I’ve been guilty of doing the same: during the last several weeks before and after the twins were born, patience with my three-year-old had waned quickly. I had gone from raising my voice all of two times ever (this time and that time) to constantly taking my anger out on him. I wasn’t exactly the parenting model (“I write a parenting blog, for crying out loud!” I would ashamedly think to myself).
What is it, then, that makes perfectly normal, sane, intelligent women go ape-poop when it comes to their kids? Why do we snap so easily?
Stress. Loss of patience. Expecting too much of them. Lack of sleep. Even though yelling at our kids is hardly acceptable nor ideal, these all-too-common situations along with our own imperfections make us normal for doing so.
How then can we better manage our frustration and rein in the impulses to raise our voices?
- Remind yourself that this isn’t how it normally is. With your son complaining yet again about every little thing, it’s easy to feel like he hardly behaves, or to forget the many positive moments you have with him. Before muttering under your breath or listing the many ways your kid hasn’t been behaving, remember that these challenging moments are much rarer than they seem in your mind. The positive memories will also help temper any flares waiting to lash out.
- Imprint in your mind the worst stand-off you had with your kid. Feeling guilty for yelling so loud that your voice grew coarse and the fear in your child’s eyes broke your heart? Remember that feeling for the next time you feel your anger rising up once again. When you know the guilt and anguish that could potentially happen if you yell at your child, you’re less likely to do so.
- Be grateful for the blessings you have. Do her annoying demands matter in the bigger picture when you consider that she’s healthy and loved? Gratitude can be cliche but for a reason: it works. I’m not in the best of moods when my babies cry, but remembering how healthy and happy they are keeps me in check.
- Do something silly instead. A few months ago, my son was in a grumpy mood, crying incessantly for no good reason when I felt my anger boiling. But instead of yelling at him, I waved my arms above my head, did a funny foot shuffle with my feet and said, “Boo-billy-boo-billy-boo!” Doing so not only keep me from yelling at my son, it also made me laugh at myself and the situation (not to mention stun my confused boy as to what the heck his mama was doing). Laughter can definitely be the best medicine.
- Work on the underlying issue causing your child’s antics. Your son seems to complain about the most random topics, from keeping his socks on to not wanting to eat breakfast to insisting on finding his lost toy when in fact, the issues stem deeper than that. Maybe he’s dealing with a new baby sister and can’t fathom why things aren’t the same anymore. Or he senses that you’ve been extra busy and distracted when you come home from work. Resolve hidden issues your child may be facing to prevent his acting up in the first place.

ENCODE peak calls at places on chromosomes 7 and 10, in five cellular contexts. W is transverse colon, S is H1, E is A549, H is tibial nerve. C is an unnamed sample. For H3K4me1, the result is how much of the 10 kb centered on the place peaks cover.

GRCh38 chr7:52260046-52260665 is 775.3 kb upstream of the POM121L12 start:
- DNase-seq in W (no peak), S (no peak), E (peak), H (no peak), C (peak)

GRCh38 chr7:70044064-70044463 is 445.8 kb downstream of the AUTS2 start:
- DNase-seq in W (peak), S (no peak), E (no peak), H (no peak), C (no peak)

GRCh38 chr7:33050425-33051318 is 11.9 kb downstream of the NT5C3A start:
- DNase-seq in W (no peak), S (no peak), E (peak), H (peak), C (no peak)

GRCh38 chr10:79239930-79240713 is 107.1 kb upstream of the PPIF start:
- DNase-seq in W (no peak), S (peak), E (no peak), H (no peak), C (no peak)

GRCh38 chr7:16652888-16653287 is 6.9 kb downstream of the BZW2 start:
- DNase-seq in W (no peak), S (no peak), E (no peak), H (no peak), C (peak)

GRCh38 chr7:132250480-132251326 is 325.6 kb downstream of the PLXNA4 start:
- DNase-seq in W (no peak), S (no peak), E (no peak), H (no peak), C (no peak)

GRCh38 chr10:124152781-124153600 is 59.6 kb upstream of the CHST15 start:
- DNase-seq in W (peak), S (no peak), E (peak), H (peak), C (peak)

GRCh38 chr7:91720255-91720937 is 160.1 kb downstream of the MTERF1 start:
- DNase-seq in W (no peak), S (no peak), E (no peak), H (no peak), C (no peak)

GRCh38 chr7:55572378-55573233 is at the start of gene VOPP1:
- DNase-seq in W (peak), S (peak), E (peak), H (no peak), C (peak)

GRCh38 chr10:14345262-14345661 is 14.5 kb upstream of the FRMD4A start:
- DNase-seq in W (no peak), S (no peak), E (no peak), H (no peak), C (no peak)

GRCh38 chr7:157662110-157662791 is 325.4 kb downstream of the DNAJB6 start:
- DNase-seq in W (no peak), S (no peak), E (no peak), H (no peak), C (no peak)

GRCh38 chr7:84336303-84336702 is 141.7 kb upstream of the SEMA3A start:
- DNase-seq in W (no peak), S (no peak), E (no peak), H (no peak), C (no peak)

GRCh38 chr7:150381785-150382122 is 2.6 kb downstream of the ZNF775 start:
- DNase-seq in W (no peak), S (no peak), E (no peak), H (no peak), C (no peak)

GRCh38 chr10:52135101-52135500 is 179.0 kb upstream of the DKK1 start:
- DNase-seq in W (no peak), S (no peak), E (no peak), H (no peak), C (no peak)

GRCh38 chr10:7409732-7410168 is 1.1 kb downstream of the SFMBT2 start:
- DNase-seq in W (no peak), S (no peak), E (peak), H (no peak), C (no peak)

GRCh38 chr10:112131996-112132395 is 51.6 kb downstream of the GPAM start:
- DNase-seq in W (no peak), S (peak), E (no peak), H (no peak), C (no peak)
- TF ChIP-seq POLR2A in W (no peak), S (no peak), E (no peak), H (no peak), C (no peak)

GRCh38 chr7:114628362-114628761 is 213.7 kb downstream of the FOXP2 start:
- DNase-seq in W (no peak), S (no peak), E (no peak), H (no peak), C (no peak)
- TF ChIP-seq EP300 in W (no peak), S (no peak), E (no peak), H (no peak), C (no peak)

- Remember that they’re kids, and that their fits are developmentally appropriate. Parents are in a bind because while we’re developmentally mature, we still have to interact with people who aren’t on a daily basis. Children don’t normally act up with the full intention to piss us off; instead, they’re handling their feelings in the only ways they can. They don’t have the tools to handle the influx of emotions they’re dealt with just yet. And if the kid has a lot on his plate, sorting through that maze can be even more frustrating and confusing for him.
- Give your kids a hug. Sing a song. And realize that all they want is to make sure you still love them. My son was refusing to leave the car. Stuck with two babies and a defiant three-year-old all on my own, I wanted to vent my frustration towards him. Instead, I pulled him close to me and gave him a hug. It was enough to convince him to leave the car and enter our home. Still crying, he eventually calmed down once I sat him on my lap and sang songs. He just needed to know I was still on his side.
None of these tips are easy. It’s never easy to take the longer route of halting your anger and redirecting it to something more productive, all the while the kids are at their worst. Practicing any of these calming measures won’t result in warm and fuzzy feelings and can sometimes feel unnatural (who wants to keep their voice calm and collected when the kid is yelling at the top of his lungs?).
But hopefully it will keep you from raising your voice, and more importantly, open your eyes to a potential learning moment. Yelling at your kids can sometimes “work”: they’ll obey, be quiet and leave you alone. But it doesn’t solve the problem; it can happen again and again, or worse, erect a wall between parent and child.
Instead, use these heated situations as teachable moments where both parents and children learn patience, respect, empathy, sorting through emotions, behaving in socially appropriate ways, and so, so much more.
What advice would you give my co-worker on how to stop yelling at her kid? When have you found yourself at your wit’s end with your kids, and what did you do about it?